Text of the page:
In other words: What a great start in this powerful career !


John Blakely (guitar)
Bill Church (bass)
Joe Crane (keyboards)
Aynsley Dunbar (drums)
Alan Fitzgerald (keyboards)
Sammy Hagar (vocals, guitar)
Jim Hodder (drums)
Scott Quick (guitar)
Jerry Shirley (drums)
Stan (keyboards)
Dallas Taylor (drums)
Wizard (keyboards)
horn section:
Greg Adams – Emilio Castillo – Mic Gillette – Steve Kupka – Lenny Pickett
background vocals:
Venetta Fields – Maxayn Lewis – Sherlie Matthews – Bob Welch

Alternate front + backcover from Germany:

01. Keep On Rockin’ (Carter/Hagar) 2.54
02. Urban Guerilla (Carter/Hagar) 2.54
03. Flamingos Fly (Morrison) 4.26
04. China (Welch) 3.07
05. Silver Lights (Hagar) 5.37
06. All American (Hagar) 3.54
07. Confession (Please Come Back) (Nagle) 3.19
08. Young Girl Blues (Leitch) 7.44
09. Rock ‘N’ Roll Romeo (Carter/Hagar) 4.00



Sammy Hagar02

I was born in the ’50s
I was loud and electric, didn’t I turn you on?
(Keep on a rockin’, keep on a rockin’)

Got all shook up with Elvis
Yeah, yeah, I’ve been Beatled, I’ve been Rolling Stoned
Watch it!

A hot flash at Woodstock
I encored there with your favorite song, yeah, yeah, yeah

The crowd was screamin’
“Give us rock n roll”
When the spotlight hits me
I always steal the show, let’s go

(Keep on a rockin’, keep on a rockin’)
(Keep on a rock n roll’s gonna never die)

Baby, I am the music
I am every note and I’m every chord
(Keep on a rockin’, keep on a rockin’)

I’m the star of tomorrow
Yeah, I’m the holy ghost of the old Fillmore
Ooh yeah

The crowd was screamin’,
“Give us rock n roll”
When the spotlight hits me
Put on my axe and I blow, like this

Fats Domino, ow
Shake, rattle, and roll all night long, yeah
When the rock is right, you can’t go wrong, no
(No, you can’t go wrong)
Some things never last
But the beat goes on and on and on and on and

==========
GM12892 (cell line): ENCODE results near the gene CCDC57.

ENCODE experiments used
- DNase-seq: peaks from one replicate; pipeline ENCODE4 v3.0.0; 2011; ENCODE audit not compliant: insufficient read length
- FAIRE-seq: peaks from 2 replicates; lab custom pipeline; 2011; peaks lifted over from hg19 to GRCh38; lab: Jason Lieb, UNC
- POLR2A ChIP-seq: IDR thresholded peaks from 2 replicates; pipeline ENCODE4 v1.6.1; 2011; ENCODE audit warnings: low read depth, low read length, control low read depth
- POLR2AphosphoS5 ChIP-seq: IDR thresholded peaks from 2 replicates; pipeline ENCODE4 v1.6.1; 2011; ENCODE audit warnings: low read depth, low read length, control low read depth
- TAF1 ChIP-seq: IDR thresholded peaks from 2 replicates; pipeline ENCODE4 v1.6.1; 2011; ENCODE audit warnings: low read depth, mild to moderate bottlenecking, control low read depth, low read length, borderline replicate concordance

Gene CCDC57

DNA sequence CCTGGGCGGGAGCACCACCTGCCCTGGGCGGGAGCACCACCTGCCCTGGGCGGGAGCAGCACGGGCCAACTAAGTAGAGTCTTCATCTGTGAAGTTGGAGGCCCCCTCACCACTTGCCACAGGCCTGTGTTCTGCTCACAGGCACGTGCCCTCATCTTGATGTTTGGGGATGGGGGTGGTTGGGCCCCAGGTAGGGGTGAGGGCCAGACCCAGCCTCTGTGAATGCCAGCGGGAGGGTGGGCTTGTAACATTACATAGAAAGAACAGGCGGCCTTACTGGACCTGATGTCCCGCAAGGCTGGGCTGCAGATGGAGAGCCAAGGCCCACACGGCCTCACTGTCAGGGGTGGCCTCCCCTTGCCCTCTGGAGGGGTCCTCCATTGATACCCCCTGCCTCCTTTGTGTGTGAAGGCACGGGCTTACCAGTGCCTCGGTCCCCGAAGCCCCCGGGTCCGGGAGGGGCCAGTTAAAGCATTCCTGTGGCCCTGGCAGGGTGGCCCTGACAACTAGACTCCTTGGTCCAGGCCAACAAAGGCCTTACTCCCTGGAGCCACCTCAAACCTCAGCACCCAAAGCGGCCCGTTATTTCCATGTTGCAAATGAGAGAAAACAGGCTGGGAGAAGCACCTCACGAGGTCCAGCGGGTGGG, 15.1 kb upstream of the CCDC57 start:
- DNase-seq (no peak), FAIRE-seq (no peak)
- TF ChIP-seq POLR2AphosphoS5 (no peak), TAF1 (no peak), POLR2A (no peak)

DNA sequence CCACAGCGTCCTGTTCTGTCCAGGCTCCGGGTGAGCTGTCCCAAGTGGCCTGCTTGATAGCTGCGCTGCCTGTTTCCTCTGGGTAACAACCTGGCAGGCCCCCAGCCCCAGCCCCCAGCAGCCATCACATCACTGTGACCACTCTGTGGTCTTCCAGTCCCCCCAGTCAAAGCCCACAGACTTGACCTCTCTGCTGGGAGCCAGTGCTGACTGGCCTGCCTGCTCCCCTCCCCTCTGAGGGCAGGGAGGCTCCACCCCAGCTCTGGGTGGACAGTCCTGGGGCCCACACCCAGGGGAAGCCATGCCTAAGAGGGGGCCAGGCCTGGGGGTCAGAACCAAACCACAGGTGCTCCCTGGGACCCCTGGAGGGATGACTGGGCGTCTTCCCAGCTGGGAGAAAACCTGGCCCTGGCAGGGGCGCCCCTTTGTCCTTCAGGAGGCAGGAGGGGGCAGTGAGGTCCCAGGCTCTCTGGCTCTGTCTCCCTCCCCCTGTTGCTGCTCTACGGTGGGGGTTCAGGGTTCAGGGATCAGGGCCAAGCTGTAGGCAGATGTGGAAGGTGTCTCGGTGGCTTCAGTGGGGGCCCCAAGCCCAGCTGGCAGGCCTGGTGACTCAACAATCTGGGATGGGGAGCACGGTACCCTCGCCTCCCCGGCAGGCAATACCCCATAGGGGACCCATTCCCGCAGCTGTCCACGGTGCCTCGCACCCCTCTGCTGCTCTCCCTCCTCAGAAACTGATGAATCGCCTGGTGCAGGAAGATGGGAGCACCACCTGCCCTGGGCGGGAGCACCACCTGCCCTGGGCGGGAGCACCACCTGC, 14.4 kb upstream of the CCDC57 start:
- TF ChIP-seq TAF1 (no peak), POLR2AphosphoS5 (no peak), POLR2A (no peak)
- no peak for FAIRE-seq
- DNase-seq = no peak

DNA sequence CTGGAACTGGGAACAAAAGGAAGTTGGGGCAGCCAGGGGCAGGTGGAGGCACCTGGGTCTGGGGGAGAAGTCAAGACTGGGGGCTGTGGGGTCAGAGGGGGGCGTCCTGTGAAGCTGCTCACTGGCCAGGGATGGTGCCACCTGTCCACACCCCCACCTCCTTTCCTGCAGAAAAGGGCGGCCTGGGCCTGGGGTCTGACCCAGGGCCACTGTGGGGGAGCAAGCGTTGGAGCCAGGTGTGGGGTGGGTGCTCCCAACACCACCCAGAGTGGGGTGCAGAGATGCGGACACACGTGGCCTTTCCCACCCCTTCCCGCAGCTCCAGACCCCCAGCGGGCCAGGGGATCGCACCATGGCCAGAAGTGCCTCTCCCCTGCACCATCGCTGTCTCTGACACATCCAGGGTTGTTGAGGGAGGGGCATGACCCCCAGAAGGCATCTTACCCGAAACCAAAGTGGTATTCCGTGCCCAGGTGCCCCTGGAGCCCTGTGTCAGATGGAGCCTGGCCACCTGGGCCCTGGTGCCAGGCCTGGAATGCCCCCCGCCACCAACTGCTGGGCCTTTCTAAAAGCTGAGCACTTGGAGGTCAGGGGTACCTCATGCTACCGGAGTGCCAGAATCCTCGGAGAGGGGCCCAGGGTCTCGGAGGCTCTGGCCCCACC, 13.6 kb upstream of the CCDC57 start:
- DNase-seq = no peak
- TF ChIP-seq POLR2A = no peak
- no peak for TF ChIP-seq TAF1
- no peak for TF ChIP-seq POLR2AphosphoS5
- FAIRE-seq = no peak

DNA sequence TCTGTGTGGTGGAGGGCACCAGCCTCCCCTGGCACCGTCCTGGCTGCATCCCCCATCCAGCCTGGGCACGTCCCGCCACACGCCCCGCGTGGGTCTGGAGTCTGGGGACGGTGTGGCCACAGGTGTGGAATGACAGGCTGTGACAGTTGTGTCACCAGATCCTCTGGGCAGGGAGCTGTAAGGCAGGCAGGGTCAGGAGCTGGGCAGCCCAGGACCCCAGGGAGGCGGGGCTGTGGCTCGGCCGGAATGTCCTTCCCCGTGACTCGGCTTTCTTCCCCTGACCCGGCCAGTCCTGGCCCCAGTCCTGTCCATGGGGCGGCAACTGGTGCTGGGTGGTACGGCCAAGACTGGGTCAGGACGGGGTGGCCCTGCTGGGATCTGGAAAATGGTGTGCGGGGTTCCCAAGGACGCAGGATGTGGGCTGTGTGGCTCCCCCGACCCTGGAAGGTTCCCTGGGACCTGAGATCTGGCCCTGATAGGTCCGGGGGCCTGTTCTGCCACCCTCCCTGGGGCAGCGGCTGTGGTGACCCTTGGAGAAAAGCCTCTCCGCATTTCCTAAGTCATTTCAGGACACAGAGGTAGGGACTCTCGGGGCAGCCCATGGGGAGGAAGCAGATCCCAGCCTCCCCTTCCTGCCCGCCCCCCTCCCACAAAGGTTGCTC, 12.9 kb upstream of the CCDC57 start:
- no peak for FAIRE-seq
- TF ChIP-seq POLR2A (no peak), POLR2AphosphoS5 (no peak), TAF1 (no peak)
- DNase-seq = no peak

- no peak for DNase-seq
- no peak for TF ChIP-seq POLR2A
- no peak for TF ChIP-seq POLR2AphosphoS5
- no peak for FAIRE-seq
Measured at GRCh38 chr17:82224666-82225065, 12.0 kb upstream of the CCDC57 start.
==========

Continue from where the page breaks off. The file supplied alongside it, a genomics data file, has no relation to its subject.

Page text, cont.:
Oooh baby, you rock on

(Keep on a rockin’, keep on a rockin’)
(Keep on a rock n roll’s gonna never die)

(Keep on a rockin’, keep on a rockin’)
(Keep on a rock n roll’s gonna never die)
You just keep on a rockin’, and you roll it
Rock n roll it, rock n roll it all night long

(Keep on a rockin’, keep on a rockin’)
(Keep on a rock n roll’s gonna never die)
Baby, you just rock it , rock n roll it all night long

Baby, baby


Steve Goodman – Words We Can Dance To (1976)

FrontCover1Steven Benjamin Goodman (July 25, 1948 – September 20, 1984) was an American folk music singer-songwriter from Chicago. He wrote the song “City of New Orleans,” which was recorded by Arlo Guthrie and many others including John Denver, The Highwaymen, and Judy Collins; in 1985, it received a Grammy award for best country song, as performed by Willie Nelson. Goodman had a small but dedicated group of fans for his albums and concerts during his lifetime, and is generally considered a musician’s musician. His most frequently sung song is the Chicago Cubs anthem, “Go Cubs Go”. Goodman died of leukemia in September 1984.

Born on Chicago’s North Side to a middle-class Jewish family, Goodman began writing and performing songs as a teenager, after his family had moved to the near north suburbs. He graduated from Maine East High School in Park Ridge, Illinois, in 1965, where he was a classmate of Hillary Clinton. Before that, however, he began his public singing career by leading the junior choir at Temple Beth Israel in Albany Park. In the fall of 1965, he entered the University of Illinois and pledged the Sigma Alpha Mu fraternity, where he, Ron Banyon, and Steve Hartmann formed a popular rock cover band, “The Juicy Fruits”. He left college after one year to pursue his musical career. In the early spring of 1967, Goodman went to New York, staying for a month in a Greenwich Village brownstone across the street from the Cafe Wha?, where Goodman performed regularly during his brief stay there. Returning to Chicago, he intended to restart his education but he dropped out again to pursue his musical dream full-time after discovering the cause of his continuous fatigue was actually leukemia, the disease that was present during the entirety of his recording career, until his death in 1984. In 1968 Goodman began performing at the Earl of Old Town and The Dangling Conversation coffeehouse in Chicago and attracted a following.